Each cylinder is driven by an actuator. Thus, six actuators are arranged in parallel to move one leg. The load on each actuator becomes smaller compared to a conventional two-leg walking system. "It can carry a heavy thing with low torque. At present, its payload is about 20 kg, but our target is to carry a man," said Takanishi. "We call it bipedal locomotors. In several years, we want to develop a walking 'wheel chair,' "
There are other attempts, such as adaptive dynamic walking technology based on neural system models aimed at walking smoothly on irregular terrain. One of the next big challenges is running. However, today's motors and actuators do not stand the load of running, researchers say. Though, in a laboratory environment, Sony has showed an Aibo running at 70 meters per minute. The running Aibo, co-developed with a U.S.-based company, Boston Dynamics, adds springs to each of the legs. Sensors were also added to each foot to feed back terrain information which is useful for running control.
The pre-cambrian era
"We are opening a new industry," said Sony's Doi. "Robots are at the equivalent of the pre-Cambrian era in biology," he said. Just as the Cambrian era spawned diverse creatures, "a Cambrian explosion will take place in robotics," Doi said.
"Japan will be the first society where robots and humans live together. In this sense, Japan will function as a test bed and it's Japan's mission to tell the world what happens when robots encounter humans," said Minoru Asada, a professor at Osaka University and the next president of the RoboCup Federation.
When robots go on sale, manufacturers will have to consider the product liability implications of these autonomously moving products.
Sony is planning to introduce a commercial model based on SDR-4X sometime within this year. Its price will be "in the range of prices for high-end limousines," said Doi.
Safety measures are the main issues that Sony is working on before marketing can begin. The robot's joints are rounded avoid harming users' fingers. The robots are designed not to stumble easily, but if they do, they will sustain little damage and would even stand up again. "These are minimum requirement for commercial products," said Doi.
Tmsuk Co. Ltd., a robot venture company founded in January 2000, intends to start marketing a robot guard dog in cooperation with Sanyo Electric Co. Ltd. next year and, later this year, a robot patrolman.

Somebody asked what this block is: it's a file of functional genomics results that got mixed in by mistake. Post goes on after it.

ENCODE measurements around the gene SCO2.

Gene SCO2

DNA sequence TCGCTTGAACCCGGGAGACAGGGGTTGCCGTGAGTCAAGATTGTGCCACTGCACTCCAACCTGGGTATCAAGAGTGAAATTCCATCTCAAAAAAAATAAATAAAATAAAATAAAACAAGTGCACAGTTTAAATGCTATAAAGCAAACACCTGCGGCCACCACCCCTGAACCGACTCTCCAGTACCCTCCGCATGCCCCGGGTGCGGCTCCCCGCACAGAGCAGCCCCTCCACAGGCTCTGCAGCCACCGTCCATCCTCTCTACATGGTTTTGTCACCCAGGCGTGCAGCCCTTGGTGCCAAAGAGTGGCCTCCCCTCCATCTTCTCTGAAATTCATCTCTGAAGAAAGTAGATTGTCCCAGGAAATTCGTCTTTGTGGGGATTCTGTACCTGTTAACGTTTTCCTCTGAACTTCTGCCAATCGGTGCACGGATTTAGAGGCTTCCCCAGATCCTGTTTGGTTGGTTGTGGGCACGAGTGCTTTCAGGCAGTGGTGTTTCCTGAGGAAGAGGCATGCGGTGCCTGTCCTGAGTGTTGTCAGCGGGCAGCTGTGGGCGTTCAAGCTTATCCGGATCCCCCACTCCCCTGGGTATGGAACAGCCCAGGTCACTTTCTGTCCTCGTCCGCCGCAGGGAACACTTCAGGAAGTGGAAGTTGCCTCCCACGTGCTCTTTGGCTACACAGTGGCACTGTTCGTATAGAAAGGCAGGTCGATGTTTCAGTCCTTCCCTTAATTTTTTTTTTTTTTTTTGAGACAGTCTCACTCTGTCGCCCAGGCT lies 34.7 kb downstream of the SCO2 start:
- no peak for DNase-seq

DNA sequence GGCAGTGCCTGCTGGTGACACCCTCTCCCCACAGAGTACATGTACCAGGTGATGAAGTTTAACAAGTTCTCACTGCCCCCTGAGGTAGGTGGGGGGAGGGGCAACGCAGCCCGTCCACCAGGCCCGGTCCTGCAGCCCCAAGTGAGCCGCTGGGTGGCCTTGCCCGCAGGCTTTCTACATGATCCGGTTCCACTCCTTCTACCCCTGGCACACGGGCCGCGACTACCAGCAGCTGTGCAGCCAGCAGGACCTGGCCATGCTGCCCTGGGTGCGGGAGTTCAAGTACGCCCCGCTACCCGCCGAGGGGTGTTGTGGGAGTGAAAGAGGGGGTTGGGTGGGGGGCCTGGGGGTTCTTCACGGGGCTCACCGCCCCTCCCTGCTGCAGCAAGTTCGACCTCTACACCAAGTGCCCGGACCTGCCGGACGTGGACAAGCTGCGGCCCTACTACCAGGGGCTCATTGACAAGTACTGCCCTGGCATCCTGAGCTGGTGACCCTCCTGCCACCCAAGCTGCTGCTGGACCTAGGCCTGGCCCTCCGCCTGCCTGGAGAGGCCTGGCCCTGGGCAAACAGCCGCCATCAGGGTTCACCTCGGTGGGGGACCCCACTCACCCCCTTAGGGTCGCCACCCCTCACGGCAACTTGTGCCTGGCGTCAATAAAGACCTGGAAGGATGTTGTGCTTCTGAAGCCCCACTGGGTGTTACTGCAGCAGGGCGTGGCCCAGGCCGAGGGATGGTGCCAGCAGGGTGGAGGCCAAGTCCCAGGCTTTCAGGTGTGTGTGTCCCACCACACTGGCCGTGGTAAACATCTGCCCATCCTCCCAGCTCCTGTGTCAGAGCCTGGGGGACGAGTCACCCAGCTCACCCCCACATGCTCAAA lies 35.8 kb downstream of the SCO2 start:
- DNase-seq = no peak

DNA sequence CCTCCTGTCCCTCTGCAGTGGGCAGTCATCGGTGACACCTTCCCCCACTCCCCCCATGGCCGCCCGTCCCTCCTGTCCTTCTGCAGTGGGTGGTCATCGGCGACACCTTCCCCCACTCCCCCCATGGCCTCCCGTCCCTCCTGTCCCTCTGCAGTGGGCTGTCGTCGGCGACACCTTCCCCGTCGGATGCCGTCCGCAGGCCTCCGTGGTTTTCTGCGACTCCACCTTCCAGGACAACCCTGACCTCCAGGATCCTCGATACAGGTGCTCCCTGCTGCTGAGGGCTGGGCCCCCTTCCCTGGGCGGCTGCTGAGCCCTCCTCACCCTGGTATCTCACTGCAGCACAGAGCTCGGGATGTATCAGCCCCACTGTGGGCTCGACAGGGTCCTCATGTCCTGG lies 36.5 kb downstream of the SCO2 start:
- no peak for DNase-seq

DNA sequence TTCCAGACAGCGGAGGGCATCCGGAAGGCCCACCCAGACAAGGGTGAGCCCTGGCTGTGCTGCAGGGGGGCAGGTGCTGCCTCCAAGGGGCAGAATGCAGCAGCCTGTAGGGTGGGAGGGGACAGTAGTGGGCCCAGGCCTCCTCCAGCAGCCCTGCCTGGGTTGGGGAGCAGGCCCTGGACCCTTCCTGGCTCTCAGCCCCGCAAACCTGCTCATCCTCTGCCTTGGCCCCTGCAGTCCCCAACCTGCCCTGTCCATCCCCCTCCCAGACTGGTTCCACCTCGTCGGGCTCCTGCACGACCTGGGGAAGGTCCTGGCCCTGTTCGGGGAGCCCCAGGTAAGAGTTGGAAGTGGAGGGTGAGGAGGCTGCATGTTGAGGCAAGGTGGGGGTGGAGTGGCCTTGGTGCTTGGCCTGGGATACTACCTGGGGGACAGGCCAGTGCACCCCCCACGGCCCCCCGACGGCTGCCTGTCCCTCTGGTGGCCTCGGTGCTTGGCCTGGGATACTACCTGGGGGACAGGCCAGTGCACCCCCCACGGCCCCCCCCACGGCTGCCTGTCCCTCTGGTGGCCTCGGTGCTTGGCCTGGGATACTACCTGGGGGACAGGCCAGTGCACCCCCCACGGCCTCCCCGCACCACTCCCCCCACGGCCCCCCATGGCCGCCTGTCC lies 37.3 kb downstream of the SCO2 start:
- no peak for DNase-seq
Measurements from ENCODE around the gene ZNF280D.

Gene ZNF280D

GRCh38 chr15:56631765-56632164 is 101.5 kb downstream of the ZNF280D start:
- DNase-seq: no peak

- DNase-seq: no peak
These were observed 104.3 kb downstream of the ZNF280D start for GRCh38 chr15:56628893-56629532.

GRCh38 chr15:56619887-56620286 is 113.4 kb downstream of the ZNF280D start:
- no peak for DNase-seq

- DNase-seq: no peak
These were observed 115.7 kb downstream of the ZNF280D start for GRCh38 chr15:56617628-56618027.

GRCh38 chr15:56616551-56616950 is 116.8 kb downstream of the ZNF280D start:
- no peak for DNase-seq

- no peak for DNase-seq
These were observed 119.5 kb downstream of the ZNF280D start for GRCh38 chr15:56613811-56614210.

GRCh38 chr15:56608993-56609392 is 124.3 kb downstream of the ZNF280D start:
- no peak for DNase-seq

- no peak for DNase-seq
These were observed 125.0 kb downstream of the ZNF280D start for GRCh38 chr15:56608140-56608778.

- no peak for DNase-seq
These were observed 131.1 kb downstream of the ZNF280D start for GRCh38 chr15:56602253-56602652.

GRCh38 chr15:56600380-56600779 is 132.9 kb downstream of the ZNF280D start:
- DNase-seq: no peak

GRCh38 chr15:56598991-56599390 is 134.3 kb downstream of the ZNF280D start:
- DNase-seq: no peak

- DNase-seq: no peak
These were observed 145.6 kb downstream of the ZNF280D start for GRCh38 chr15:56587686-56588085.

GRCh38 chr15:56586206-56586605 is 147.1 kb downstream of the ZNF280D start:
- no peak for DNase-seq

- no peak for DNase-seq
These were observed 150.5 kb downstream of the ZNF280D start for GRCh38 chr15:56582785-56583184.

The guard dog robot, weighing in at around 40 kg, communicates with the owner by Foma cellular phones, the 3G phone service provided by NTT Docomo. A Foma handset snaps into the mouth of the dog. While the dog autonomously scans the house, the owner can remotely see and hear the images and sounds as seen and heard by the dog. The owner can also order the dog, over the phone, to take some action.
The 185 cm tall patrolman robot, jointly developed with local academic and research institutes in the Kyushu area and Omron, will sell for around $86,000.
The patrolman can autonomously patrol at 3 km/hour. In a building it can use elevators, and it can charge itself. If it finds a fire or an unexpected object, the robot can alert the control center by voice and image and a person on duty can switch the robot to remote control mode.
"We can implement autonomous reaction to robots. But if robots operate autonomously and do something wrong, we, as manufacturers, cannot take the product liability. So we want a human to make the final judgment," said Yoichi Takamoto, CEO of Tmsuk Co. Ltd.
"With current recognition technology, a robot cannot tell a cat from a person. It's dangerous to entrust judgment to the robot," said Takamoto.
Tmsuk has patented technology to control robots remotely by using mobile phones in Japan, Europe and the United States. "Guarding a country house may be a good use of a guard dog robot," said Takamoto.
Matsushita Electric Industrial Co. Ltd. is investigating how humans react to artificial creatures on a daily basis.
It has been conducting a fiveyear field test of a communications robot designed as a partner for elderly people who live alone.
Like a wombat
To make it friendlier, Matsushita designed the 45-cm high robot in the shape of a stuffed animal it resembles a wombat powered by the Intel Celeron 600 MHz processor. It does not walk, but it an move its head and arms. "The shape of a familiar animal gave some users an uneasy feeling. People saw it as flawed, somehow," said Koji Kawamoto, group manager of the home life research group at Matsushita Living Environment Development Center. "Thus we chose the shape of an animal that people know somewhat vaguely, but not in detail," he said.
The robot, equipped with voice recognition, helps users to communicate with the local care center. Considering that target users are in their 70s and 80s, operation was simplified and limited to only an on/off switch and voice instructions. The robot talks using 2,000 phrases. During the test, users felt that about 46 percent of conversations on average were meaningful, reported Matsushita.
"We are investigating whether people accept communication with artificial creatures. Our field test showed that people preferred to talk to a robot than to an inorganic electronic communicator. More than half of all users missed it when it was taken away," said Kawamoto.